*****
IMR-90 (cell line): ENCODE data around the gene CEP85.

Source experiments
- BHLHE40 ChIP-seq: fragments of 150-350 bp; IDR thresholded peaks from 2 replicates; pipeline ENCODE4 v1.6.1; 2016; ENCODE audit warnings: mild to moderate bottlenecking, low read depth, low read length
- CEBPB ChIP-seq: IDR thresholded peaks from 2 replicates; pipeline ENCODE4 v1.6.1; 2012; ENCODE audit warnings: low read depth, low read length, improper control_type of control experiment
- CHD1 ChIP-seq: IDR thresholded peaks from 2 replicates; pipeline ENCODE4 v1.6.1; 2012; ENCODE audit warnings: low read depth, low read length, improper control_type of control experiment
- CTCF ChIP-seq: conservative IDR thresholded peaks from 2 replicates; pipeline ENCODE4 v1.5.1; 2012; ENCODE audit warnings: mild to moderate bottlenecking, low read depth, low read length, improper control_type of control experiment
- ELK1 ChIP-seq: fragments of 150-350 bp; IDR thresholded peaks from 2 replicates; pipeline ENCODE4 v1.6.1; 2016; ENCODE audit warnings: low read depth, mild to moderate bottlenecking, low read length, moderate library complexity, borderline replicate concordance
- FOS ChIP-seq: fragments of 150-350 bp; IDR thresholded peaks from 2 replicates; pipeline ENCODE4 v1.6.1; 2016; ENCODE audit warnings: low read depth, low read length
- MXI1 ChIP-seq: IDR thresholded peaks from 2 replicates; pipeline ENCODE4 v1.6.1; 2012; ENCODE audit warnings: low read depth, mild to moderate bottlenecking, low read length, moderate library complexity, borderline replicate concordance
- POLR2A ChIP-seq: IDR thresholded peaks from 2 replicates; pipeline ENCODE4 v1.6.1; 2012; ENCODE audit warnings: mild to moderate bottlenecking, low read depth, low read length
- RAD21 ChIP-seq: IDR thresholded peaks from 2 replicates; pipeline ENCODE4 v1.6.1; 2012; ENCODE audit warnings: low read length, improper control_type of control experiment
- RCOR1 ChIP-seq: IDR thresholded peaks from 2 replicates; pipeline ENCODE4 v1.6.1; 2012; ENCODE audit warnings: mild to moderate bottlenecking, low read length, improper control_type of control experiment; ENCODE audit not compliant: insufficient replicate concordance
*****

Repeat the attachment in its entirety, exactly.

IMR-90 (cell line): ENCODE data around the gene CEP85.

Source experiments
- BHLHE40 ChIP-seq: fragments of 150-350 bp; IDR thresholded peaks from 2 replicates; pipeline ENCODE4 v1.6.1; 2016; ENCODE audit warnings: mild to moderate bottlenecking, low read depth, low read length
- CEBPB ChIP-seq: IDR thresholded peaks from 2 replicates; pipeline ENCODE4 v1.6.1; 2012; ENCODE audit warnings: low read depth, low read length, improper control_type of control experiment
- CHD1 ChIP-seq: IDR thresholded peaks from 2 replicates; pipeline ENCODE4 v1.6.1; 2012; ENCODE audit warnings: low read depth, low read length, improper control_type of control experiment
- CTCF ChIP-seq: conservative IDR thresholded peaks from 2 replicates; pipeline ENCODE4 v1.5.1; 2012; ENCODE audit warnings: mild to moderate bottlenecking, low read depth, low read length, improper control_type of control experiment
- ELK1 ChIP-seq: fragments of 150-350 bp; IDR thresholded peaks from 2 replicates; pipeline ENCODE4 v1.6.1; 2016; ENCODE audit warnings: low read depth, mild to moderate bottlenecking, low read length, moderate library complexity, borderline replicate concordance
- FOS ChIP-seq: fragments of 150-350 bp; IDR thresholded peaks from 2 replicates; pipeline ENCODE4 v1.6.1; 2016; ENCODE audit warnings: low read depth, low read length
- MXI1 ChIP-seq: IDR thresholded peaks from 2 replicates; pipeline ENCODE4 v1.6.1; 2012; ENCODE audit warnings: low read depth, mild to moderate bottlenecking, low read length, moderate library complexity, borderline replicate concordance
- POLR2A ChIP-seq: IDR thresholded peaks from 2 replicates; pipeline ENCODE4 v1.6.1; 2012; ENCODE audit warnings: mild to moderate bottlenecking, low read depth, low read length
- RAD21 ChIP-seq: IDR thresholded peaks from 2 replicates; pipeline ENCODE4 v1.6.1; 2012; ENCODE audit warnings: low read length, improper control_type of control experiment
- RCOR1 ChIP-seq: IDR thresholded peaks from 2 replicates; pipeline ENCODE4 v1.6.1; 2012; ENCODE audit warnings: mild to moderate bottlenecking, low read length, improper control_type of control experiment; ENCODE audit not compliant: insufficient replicate concordance